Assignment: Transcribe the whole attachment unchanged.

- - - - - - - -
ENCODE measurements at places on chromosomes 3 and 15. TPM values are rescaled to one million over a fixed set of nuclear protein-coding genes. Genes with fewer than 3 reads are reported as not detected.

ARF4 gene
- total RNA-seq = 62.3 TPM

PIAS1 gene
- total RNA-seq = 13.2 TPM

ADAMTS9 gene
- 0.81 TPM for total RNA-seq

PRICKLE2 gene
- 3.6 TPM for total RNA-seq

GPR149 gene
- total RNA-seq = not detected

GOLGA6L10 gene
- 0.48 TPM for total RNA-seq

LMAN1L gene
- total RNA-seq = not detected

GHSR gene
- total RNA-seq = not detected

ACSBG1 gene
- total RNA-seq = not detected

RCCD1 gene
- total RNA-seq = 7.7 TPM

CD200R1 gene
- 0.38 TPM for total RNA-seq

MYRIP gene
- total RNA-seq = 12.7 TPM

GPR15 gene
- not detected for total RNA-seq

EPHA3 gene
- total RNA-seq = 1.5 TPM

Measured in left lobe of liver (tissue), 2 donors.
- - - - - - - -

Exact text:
ENCODE measurements at places on chromosomes 3 and 15. TPM values are rescaled to one million over a fixed set of nuclear protein-coding genes. Genes with fewer than 3 reads are reported as not detected.

ARF4 gene
- total RNA-seq = 62.3 TPM

PIAS1 gene
- total RNA-seq = 13.2 TPM

ADAMTS9 gene
- 0.81 TPM for total RNA-seq

PRICKLE2 gene
- 3.6 TPM for total RNA-seq

GPR149 gene
- total RNA-seq = not detected

GOLGA6L10 gene
- 0.48 TPM for total RNA-seq

LMAN1L gene
- total RNA-seq = not detected

GHSR gene
- total RNA-seq = not detected

ACSBG1 gene
- total RNA-seq = not detected

RCCD1 gene
- total RNA-seq = 7.7 TPM

CD200R1 gene
- 0.38 TPM for total RNA-seq

MYRIP gene
- total RNA-seq = 12.7 TPM

GPR15 gene
- not detected for total RNA-seq

EPHA3 gene
- total RNA-seq = 1.5 TPM

Measured in left lobe of liver (tissue), 2 donors.